This is one of those handy little tricks to keep in a toolbox to narrow down issues when troubleshooting. It can be useful to understand if the client is connecting via Outlook Anywhere or MAPI/HTTP. To troubleshoot such issues MAPI/HTTP can be disabled on the client, and then re-tested to see if the issue continues. Note that permanently disabling MAPI/HTTP is not an acceptable solution, and the below should be used for specific testing purposes. There have also been issues when re-enabling MAPI/HTTP where Outlook requires a new profile to connect.
MAPI/HTTP is enabled globally within the Exchange 2013 or 2016 organization by using Set-organizationConfig. For example:
Set-OrganizationConfig –MapiHttpEnabled $True
Note that enabling MAPI/HTTP is something that you must correctly plan and implement. There are client, server and reverse proxy considerations. When mailboxes are located in Office 365 you do not need to worry about the server side considerations, your focus is on the client side. For on-premises customers, Exchange 2013 SP1 and later support MAPI/HTTP.
At the time of writing MAPI/HTTP is supported on Outlook 2016, Outlook 2013 SP1, and also on Outlook 2010 SP2 with a post SP2 update. Note that SP2 is now required for Office 2010 support, and Office 2013 requires SP1 to be supported. Outlook 2010 also requires a post SP2 Outlook update to enable the MAPI/HTTP feature. It is strongly recommended that the latest updates are installed for Outlook. This is to resolve issues such as authentication prompts from MAPI/HTTP, being unable to connect to mailboxes or archive mailboxes and to suppress the message stating that an administrator has made a change and an Outlook restart is required. Do not overlook updating Outlook!
Test Lab Configuration
This test lab is an Exchange 2010 SP3 RU12 lab deployed in a hybrid configuration with Office 365. The Outlook client is Outlook 2010 SP2 with the August 11, 2015, update for Outlook 2010 (KB3055041) installed. This is Outlook 2010 build 14.0.7155.5000, and was the latest when this post was written.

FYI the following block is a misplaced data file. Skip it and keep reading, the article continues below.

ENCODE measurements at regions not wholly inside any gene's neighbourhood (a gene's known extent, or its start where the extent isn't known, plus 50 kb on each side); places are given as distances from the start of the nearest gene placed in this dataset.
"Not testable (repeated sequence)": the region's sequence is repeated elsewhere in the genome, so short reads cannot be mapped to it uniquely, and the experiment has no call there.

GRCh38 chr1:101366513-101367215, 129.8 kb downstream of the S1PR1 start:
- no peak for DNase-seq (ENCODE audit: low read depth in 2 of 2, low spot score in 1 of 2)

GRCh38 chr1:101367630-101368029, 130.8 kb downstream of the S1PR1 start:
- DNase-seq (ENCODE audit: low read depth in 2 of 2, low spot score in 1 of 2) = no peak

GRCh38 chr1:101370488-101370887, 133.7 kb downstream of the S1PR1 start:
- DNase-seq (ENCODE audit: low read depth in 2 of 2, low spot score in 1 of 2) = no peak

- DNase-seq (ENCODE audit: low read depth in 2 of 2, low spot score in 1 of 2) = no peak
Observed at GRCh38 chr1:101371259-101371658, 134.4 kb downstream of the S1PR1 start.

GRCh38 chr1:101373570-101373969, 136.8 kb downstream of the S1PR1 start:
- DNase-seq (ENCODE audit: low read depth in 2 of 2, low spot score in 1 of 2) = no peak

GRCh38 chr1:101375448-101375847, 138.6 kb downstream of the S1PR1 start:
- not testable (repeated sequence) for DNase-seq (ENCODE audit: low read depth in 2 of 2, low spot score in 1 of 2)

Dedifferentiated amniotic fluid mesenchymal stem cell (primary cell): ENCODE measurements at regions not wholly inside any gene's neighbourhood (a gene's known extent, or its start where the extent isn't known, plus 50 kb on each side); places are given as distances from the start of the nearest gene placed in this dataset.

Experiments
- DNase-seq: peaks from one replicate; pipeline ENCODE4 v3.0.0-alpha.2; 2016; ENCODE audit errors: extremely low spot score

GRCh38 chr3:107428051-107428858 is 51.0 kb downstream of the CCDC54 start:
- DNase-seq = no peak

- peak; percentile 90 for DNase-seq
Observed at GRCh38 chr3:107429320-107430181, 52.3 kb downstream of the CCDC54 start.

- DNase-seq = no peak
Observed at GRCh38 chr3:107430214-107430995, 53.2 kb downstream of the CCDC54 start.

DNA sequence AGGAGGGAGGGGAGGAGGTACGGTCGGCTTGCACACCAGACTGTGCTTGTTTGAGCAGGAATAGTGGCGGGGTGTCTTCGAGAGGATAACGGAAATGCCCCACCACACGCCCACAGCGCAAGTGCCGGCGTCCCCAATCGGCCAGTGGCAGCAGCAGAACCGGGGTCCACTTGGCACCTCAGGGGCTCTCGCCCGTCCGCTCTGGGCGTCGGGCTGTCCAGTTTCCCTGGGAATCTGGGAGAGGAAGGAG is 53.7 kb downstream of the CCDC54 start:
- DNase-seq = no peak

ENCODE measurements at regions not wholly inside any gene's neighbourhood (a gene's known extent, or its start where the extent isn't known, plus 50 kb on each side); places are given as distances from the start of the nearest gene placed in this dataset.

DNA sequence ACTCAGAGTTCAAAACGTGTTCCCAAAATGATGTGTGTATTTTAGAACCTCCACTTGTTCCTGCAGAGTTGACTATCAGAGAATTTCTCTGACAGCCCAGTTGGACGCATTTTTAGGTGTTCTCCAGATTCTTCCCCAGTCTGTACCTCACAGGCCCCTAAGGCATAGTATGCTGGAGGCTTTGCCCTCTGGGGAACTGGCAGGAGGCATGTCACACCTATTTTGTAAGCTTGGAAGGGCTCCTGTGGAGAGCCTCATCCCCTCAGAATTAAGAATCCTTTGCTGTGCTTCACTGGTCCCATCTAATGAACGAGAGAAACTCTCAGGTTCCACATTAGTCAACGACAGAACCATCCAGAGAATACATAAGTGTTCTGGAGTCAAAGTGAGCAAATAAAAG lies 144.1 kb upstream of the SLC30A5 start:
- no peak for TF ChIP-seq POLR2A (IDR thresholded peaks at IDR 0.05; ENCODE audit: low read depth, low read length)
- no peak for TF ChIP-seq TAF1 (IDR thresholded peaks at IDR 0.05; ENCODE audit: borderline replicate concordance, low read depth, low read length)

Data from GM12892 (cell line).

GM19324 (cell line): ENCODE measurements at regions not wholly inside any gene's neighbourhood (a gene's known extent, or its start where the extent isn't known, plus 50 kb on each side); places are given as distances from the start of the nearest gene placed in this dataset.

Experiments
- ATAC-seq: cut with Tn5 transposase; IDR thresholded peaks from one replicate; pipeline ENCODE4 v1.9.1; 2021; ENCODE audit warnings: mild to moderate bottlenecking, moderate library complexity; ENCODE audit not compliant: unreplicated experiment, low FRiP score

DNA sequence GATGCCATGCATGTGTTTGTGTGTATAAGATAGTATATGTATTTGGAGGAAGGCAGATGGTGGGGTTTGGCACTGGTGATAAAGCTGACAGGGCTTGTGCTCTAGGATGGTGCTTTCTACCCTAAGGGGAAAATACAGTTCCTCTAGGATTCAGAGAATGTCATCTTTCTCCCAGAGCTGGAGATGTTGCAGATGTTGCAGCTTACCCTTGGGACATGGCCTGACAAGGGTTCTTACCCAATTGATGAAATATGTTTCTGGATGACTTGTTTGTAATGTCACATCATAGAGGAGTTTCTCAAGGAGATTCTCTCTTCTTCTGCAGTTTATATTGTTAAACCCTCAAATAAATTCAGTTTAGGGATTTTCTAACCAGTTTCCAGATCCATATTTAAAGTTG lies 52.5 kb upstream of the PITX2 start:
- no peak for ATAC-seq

Since the mailbox is located in Office 365, and MAPI/HTTP is enabled in the tenant for both Outlook 2010 and Outlook 2013 we can see below that the Outlook 2010 client is connecting using MAPI/HTTP. Note that the protocol is HTTP and the proxy Server column is empty.
To disable MAPI/HTTP for a single mailbox we can edit the local workstation’s registry to disable MAPI/HTTP and this will force the client to use classing Outlook Anywhere (RPC/HTTPS).
Controlling Via Registry
To disable MAPI/HTTP and force RPC/HTTP to be used, set the following registry key:
To enable, either remove the MapiDisabledHttp key or set the value to 0.
Checking Via Command Prompt
Using Reg.exe we can quickly check for the current value set:
REG.exe Query HKEY_CURRENT_USERSoftwareMicrosoftExchange /V MapiHttpDisabled
Disabling Via Command Prompt
To disable MAPI/HTTP using the command line:
REG.exe Add HKCUSoftwareMicrosoftExchange /V MapiHttpDisabled /T REG_DWORD /D 0x1 /F
(Note that the above is one line that may wrap)
Enabling Via Command Prompt
To allow MAPI/HTTP remove the MapiHttpDisabled DWORD, or set it to a value of 0 as shown below:
REG.exe Add HKCUSoftwareMicrosoftExchange /V MapiHttpDisabled /T REG_DWORD /D 0x0 /F
(Note that the above is one line that may wrap)
Working With PowerShell
We can retrieve the current configuration using the first two commands, whilst the third one disables MAPI/HTTP and the final command enables MAPI/HTTP:
Get-ItemProperty -Path HKCU:SoftwareMicrosoftExchange -Name MapiHttpDisabled | select MapiHttpDisabled | Ft –AutoSize
New-ItemProperty -Path HKCU:SoftwareMicrosoftExchange -Name MapiHttpDisabled -PropertyType DWORD -Value “0x1” –Force
New-ItemProperty -Path HKCU:SoftwareMicrosoftExchange -Name MapiHttpDisabled -PropertyType DWORD -Value “0x0” –Force
(Note that the above are all one line that may wrap)
Testing When MAPI/HTTP Disabled
For reference, Outlook 2010 connection information is show. Note that MAPI/HTTP is being used:
After disabling MAPI/HTTP using one of the above methods, reg.exe or PowerShell, we can then look to see how Outlook is connecting. Note that you may have to wait for Outlook to perform an Autodiscover request and automatically update itself, or alternatively run a profile repair to force a full Autodiscover. Deleting the Outlook profile would also force the change, but that is not recommend in production unless it is the last resort. Deleting Outlook profiles causes OAB downloads, OST downloads, possibly adding PST files back into the profile and may also impact mobile devices.
In the below screenshot we can se that the client is now kicking it old skool. The protocol type has changed, and there is now a proxy server specified. This was taken after restarting Outlook.
Crossing The Streams
It’s worth mentioning that having both RPC/HTPS and MAPI/HTTP active at the same time is supported and maybe expected depending upon the environment. For example in this example organization, the mailbox could be located on-premises with the online archive mailbox in Office 365. When looking at the Outlook connection status you could see something like the below: